Trump Administration Expels 60 Russian Officers, Shuts Seattle Consulate In Response To Attack On Former Spy In Britain


The Trump administration on Monday ordered the expulsion of 60 Russian intelligence and diplomatic officers in New York and Washington and the closure of the Russian consulate in Seattle in retaliation of the poisoning of a former Russian spy in Britain.

Twelve Russian diplomats at the United Nations in New York and 48 at the Russian Embassy in Washington face expulsion by the U.S. government for what senior administration officials described as covert intelligence operations that undermine U.S. national security.

The U.S. government also is closing the Russian consulate in Seattle, which senior administration officials said they believe has served as a key outpost in Russia’s intelligence operations.

The moves announced Monday are the Trump administration’s toughest response yet to the March 4 nerve-agent attack in Salisbury by Russia that critically injured a former spy, Sergei Skripal, and his daughter, Yulia.

“This was a reckless attempt by the government to murder a British citizens and his daughter on British soil with a nerve agent,” said a senior administration official, who was only authorized to discuss the actions on the condition of anonymity. “It cannot go unanswered.”

European nations were also set to announce coordinated expulsions of Russian diplomats following the nerve-agent attack in Britain.

The actions, which could prompt retaliatory strikes against U.S. diplomats in Russia, come in contrast to President Donald Trump’s efforts to foster a warm relationship with Russian President Vladimir Putin. In a phone call to Putin last week, Trump rejected the counsel of his national security advisers and congratulated Putin on his reelection victory.

Although Trump’s administration is taking action to punish Russia for the attack in Britain, Trump did not personally confront Putin on the attack during their phone call, administration officials have said.

“To the Russian government, we say, when you attack our friend you will face serious consequences,” said a senior administration official. “As we have continually stressed to Moscow, the door to dialogue is open.” But, this official continued, Russia must “cease its recklessly aggressive behavior.”

Administration officials said the Russian government has been notified about the expulsions and that the selected diplomats and intelligence officers have seven days to leave the United States.

The expulsion of 60 diplomats is the most sweeping since the Reagan administration ordered 55 diplomats out of the country in 1986.

In December 2016, the Obama administration expelled 35 suspected Russian intelligence officers in retaliation for Moscow’s interference in the U.S. presidential election.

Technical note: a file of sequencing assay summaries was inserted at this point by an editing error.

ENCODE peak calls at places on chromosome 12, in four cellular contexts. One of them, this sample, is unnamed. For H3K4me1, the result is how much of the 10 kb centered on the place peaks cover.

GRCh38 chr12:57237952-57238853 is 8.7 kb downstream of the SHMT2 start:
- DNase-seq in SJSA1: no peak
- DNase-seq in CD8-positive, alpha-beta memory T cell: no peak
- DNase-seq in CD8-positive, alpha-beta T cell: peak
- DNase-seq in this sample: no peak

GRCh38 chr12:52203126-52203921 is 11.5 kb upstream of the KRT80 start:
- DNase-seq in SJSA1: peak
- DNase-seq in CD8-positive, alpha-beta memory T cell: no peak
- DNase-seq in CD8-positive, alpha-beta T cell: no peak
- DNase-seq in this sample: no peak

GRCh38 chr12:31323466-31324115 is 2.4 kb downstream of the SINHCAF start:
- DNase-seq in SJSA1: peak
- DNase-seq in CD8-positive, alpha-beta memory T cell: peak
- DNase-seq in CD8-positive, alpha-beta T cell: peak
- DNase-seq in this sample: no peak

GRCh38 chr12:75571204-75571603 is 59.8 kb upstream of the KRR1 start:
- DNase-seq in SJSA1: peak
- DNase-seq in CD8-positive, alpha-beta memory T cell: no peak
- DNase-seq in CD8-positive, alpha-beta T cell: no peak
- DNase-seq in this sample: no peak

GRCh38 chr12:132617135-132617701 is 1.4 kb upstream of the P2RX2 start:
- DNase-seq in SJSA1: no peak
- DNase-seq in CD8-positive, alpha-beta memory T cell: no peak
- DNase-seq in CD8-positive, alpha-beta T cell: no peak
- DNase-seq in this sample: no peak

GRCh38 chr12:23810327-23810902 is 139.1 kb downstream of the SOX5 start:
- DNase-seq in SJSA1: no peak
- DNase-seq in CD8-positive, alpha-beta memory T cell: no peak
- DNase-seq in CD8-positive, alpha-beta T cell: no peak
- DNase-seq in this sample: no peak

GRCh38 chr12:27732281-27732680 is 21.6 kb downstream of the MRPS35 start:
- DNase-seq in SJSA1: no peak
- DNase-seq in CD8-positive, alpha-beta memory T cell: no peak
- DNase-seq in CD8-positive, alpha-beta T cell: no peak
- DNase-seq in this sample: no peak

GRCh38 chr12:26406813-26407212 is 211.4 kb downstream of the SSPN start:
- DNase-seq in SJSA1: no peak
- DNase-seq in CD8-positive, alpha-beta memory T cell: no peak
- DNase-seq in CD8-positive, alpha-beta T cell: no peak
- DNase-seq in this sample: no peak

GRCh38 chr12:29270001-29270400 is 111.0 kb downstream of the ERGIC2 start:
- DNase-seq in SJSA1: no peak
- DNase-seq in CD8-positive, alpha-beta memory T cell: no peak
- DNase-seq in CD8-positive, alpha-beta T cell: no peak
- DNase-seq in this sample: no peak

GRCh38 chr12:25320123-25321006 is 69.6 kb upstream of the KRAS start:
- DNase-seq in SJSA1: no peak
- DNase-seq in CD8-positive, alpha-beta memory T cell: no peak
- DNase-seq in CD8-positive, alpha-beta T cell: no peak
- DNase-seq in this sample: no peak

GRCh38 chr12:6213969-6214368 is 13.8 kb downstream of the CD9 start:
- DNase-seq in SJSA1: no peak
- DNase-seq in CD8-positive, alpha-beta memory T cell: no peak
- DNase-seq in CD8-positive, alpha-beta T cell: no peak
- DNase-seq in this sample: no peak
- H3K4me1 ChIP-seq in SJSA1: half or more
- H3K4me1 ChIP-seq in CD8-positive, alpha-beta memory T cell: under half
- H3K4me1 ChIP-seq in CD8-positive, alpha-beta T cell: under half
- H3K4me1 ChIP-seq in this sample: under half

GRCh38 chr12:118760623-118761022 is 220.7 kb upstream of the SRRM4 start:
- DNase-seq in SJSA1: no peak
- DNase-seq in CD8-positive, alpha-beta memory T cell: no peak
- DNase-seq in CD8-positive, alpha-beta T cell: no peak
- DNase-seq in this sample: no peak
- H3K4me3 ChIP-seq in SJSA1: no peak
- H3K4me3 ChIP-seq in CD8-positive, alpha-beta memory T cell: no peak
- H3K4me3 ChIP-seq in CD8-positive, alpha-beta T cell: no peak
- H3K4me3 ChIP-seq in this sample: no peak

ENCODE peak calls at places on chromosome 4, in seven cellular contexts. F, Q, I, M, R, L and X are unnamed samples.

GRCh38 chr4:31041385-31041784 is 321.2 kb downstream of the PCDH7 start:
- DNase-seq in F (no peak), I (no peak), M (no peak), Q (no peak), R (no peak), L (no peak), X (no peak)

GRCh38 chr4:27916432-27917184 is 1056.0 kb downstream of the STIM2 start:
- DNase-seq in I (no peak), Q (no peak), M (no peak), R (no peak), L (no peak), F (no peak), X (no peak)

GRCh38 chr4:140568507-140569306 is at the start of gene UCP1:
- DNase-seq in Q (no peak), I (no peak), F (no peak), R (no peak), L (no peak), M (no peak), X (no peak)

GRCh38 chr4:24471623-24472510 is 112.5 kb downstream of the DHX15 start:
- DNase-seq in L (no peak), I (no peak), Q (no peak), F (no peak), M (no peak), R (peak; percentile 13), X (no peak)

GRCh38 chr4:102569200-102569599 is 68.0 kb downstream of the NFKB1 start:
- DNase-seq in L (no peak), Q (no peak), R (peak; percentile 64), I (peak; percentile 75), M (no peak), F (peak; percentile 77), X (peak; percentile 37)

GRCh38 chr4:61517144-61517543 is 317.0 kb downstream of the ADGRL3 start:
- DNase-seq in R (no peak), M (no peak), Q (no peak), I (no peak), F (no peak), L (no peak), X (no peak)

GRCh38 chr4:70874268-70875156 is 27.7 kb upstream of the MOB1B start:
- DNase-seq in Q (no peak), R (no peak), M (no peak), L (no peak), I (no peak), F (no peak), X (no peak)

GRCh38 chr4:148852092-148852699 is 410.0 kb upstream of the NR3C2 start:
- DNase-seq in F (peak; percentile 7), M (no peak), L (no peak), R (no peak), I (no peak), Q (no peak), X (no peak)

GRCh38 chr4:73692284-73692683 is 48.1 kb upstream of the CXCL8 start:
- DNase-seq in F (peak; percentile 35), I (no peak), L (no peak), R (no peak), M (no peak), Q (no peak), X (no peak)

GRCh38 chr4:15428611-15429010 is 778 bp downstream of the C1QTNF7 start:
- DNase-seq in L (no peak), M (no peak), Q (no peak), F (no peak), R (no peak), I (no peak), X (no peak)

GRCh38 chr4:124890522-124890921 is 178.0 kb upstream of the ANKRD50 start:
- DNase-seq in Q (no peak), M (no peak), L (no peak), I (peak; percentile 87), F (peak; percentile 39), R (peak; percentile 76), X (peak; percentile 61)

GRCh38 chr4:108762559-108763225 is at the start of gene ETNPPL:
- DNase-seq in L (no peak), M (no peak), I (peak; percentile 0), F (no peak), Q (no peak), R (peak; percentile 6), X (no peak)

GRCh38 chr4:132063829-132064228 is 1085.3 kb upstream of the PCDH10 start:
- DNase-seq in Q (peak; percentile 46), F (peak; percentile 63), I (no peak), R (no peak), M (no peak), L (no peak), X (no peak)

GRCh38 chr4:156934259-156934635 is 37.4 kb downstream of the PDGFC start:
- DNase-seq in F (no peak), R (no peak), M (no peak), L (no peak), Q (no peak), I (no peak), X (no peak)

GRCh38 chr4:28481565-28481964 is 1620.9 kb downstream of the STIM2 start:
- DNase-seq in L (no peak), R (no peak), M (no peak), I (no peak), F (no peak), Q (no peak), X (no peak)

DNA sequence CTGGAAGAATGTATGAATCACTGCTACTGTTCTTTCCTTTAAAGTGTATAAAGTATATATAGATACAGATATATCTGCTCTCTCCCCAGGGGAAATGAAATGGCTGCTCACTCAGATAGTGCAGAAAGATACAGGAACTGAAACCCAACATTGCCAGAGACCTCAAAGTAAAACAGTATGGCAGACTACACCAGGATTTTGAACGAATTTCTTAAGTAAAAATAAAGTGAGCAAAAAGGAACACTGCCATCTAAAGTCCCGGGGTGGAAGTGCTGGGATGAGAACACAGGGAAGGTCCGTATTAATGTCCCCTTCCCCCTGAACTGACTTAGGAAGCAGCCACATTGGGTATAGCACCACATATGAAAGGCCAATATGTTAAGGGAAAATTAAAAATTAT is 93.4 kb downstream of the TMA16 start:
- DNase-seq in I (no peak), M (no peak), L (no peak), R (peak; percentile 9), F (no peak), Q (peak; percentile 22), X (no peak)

Then last July, the Kremlin ordered the United States to cut its diplomatic staff by 755 employees in response to the passage of legislation in the U.S. Congress imposing new sanctions on Russia for its election interference.

In response to Moscow’s move, the Trump administration last August shut the Russian consulate in San Francisco and diplomatic annexes in New York and Washington.

“They’ll certainly retaliate,” said Michael Sulick, a former head of the CIA’s National Clandestine Service and a former Moscow station chief. “The Russians live by strict reciprocity. It’s tit for tat all the time.”

The only time they did not do so, Sulick noted, was after the Obama administration’s move to expel 35 Russians. In that case, however, according to court records, it appears their restraint was prompted by calls between Trump’s then-incoming national security adviser, Michael Flynn, and then-Russian ambassador, Sergey Kislyak.

Flynn, who has pleaded guilty to lying to the FBI about his conversations with Kislyak, has admitted that in December 2016 he urged Kislyak not to escalate an ongoing feud over sanctions, according to court records. The Washington Post reported that Flynn had assured Kislyak that the issue would be revisited once Trump took office.

Flynn is now cooperating with special counsel Robert S. Mueller III, who is investigating Russian interference in the 2016 election, as well as possible obstruction of justice by Trump.

The Trump administration’s move shows solidarity with Britain. “You have to send some kind of message,” Sulick said. “You can’t go around poisoning people.”

But Putin likely will see this as a temporary setback, knowing that over time he can replace intelligence officers, Sulick said. If it were up to him, he said, he’d be taking more aggressive actions, such as revealing “financial information that would embarrass Putin on the world stage,” or other actions that would “really cut into him” economically.

“The Russians only understand one thing – when the boot is on their neck, and you keep pressing down,” Sulick said.

(c) 2018, The Washington Post · Philip Rucker, Ellen Nakashima 



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